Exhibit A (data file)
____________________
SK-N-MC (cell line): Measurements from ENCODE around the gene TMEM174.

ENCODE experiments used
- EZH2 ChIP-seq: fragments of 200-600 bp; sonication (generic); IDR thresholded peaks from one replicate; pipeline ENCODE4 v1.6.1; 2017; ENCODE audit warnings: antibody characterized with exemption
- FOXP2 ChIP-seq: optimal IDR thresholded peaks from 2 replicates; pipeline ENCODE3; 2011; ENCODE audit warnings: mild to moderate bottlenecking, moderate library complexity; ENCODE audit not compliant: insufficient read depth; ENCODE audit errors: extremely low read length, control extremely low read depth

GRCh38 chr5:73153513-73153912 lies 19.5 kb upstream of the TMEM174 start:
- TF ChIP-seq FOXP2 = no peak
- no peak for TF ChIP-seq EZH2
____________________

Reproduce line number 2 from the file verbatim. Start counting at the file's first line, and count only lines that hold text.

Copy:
ENCODE experiments used